Talmud pages

Bava Metzia 24

The force of feelings.

Yesterday’s daf offered us a definition of the concept of ye’ush (despair), the standard that determines whether or not a lost object can be claimed by the person who finds it. 

Rav Zevid said in the name of Rava: This is the principle of a lost item: Once (the owner) says: “Woe is me for the monetary loss,” he has despaired of it.

But how quickly after a loss does that despair kick in? That depends on how valuable the item is and how likely it is that someone might find it and return it to the original owner. The more valuable, and the more likely an object is to be returned, the longer it will take to feel despair and accept the monetary loss. 

What makes a loss object likely to be returned? Thus far, the Talmud has been exploring specific identifying features that could help someone return an object to its original owner. But today, the Talmud turns to a different factor — where it was lost to begin with. 

According to Rabbi Shimon ben Elazar:

One who finds (a lost item) in a main thoroughfare or a large plaza, or in any place where the multitudes are found, these (items belong) to him due to that the owner despairs of them.

Let’s be honest — if you lose something at a music festival or a packed hockey game, or even in a crowded marketplace on market day, you aren’t getting it back. For Rabbi Shimon ben Elazar, knowing that you aren’t getting it back leads to despair that leads to a loss of legal ownership, which  means that whoever finds it can keep it. 

The Talmud next interrogates what kinds of crowds cause despair.

Where there is a majority of gentiles, but where there is a majority of Jews, no? Or perhaps, even where there is a majority of Jews, he also says this?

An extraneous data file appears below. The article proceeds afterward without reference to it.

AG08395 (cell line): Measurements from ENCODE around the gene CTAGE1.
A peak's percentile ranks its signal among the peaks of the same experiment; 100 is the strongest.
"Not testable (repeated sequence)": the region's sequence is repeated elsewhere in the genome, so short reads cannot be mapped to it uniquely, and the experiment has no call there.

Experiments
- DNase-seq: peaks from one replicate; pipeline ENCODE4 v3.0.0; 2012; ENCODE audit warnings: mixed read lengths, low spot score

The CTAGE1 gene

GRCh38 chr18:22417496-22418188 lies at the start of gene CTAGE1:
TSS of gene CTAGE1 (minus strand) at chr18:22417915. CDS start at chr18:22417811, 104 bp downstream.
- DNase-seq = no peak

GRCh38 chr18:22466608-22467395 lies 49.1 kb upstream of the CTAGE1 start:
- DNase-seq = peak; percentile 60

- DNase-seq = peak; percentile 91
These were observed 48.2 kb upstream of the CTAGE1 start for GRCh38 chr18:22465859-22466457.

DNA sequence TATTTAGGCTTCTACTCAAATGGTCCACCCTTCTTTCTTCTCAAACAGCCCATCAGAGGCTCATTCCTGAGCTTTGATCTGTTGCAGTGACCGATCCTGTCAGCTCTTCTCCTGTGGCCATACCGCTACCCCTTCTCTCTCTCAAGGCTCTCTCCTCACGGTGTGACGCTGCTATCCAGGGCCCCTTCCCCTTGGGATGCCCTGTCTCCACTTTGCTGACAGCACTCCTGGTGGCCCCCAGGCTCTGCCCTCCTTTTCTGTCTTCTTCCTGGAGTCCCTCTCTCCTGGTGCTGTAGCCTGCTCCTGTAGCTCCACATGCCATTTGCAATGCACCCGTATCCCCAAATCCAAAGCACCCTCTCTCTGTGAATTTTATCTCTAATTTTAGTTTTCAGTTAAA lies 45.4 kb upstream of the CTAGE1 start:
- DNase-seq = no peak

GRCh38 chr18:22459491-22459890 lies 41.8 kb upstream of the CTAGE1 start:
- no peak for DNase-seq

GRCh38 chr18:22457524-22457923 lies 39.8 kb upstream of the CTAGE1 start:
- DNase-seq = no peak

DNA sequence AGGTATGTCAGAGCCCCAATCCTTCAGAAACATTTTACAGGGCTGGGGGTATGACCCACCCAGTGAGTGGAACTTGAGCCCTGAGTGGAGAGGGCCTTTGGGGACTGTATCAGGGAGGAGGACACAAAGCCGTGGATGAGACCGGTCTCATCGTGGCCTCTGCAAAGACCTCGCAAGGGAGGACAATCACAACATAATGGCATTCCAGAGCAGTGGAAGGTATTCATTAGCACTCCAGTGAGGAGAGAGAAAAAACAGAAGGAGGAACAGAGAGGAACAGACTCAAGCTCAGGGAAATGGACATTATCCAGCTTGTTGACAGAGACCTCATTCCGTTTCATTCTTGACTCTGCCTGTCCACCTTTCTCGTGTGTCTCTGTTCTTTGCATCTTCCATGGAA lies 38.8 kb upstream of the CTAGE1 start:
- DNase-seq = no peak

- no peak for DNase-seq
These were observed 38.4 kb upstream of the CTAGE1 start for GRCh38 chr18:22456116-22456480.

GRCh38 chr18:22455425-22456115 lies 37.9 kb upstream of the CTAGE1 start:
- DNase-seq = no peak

The statement is a bit opaque, so let’s break it down. The rabbis note that Rabbi Shimon ben Elazar thinks that if you lose things in a crowd, you despair of getting them back. But does he think that Jews despair of getting objects back only if they lose them in a majority non-Jewish crowd? Or do they also despair when they lose something in a majority-Jewish crowd? 

After a very long back and forth, the Talmud ultimately concludes that Rabbi Shimon ben Elazar thinks that you can keep an object lost in a crowd of either non-Jews orJews. The Talmud doesn’t resolve the question of whether Rabbi Shimon ben Elazar’s opinion becomes the law, a topic taken up by medieval and modern religious authorities. 

But today, I want to note how the Talmud weaves together issues of despair and religious difference. The Talmud doesn’t actually say that one religious community is better at picking up lost objects and returning them to their original owners. The issue of despair is not necessarily rooted in a specific reality, but in the kinds of feelings — of ownership, obviously, but also of security and belonging — that individuals have in particular situations. 

And for better or for worse, the world of the rabbis was one where those kinds of feelings were dependent on whether they were in a crowd that shared their religious beliefs and practices or not. As the discussion of despair underlines for us, for the rabbis, those kinds of feelings had legal force. But it’s also worth remembering that the rabbis’ feelings do not have to be our feelings — which are shaped by our tradition, but also by our own life experiences. And those feelings too affect how the law is applied.

Read all of Bava Metzia 24 on Sefaria.

This piece originally appeared in a My Jewish Learning Daf Yomi email newsletter sent on March 23rd, 2024. If you are interested in receiving the newsletter, sign up here.

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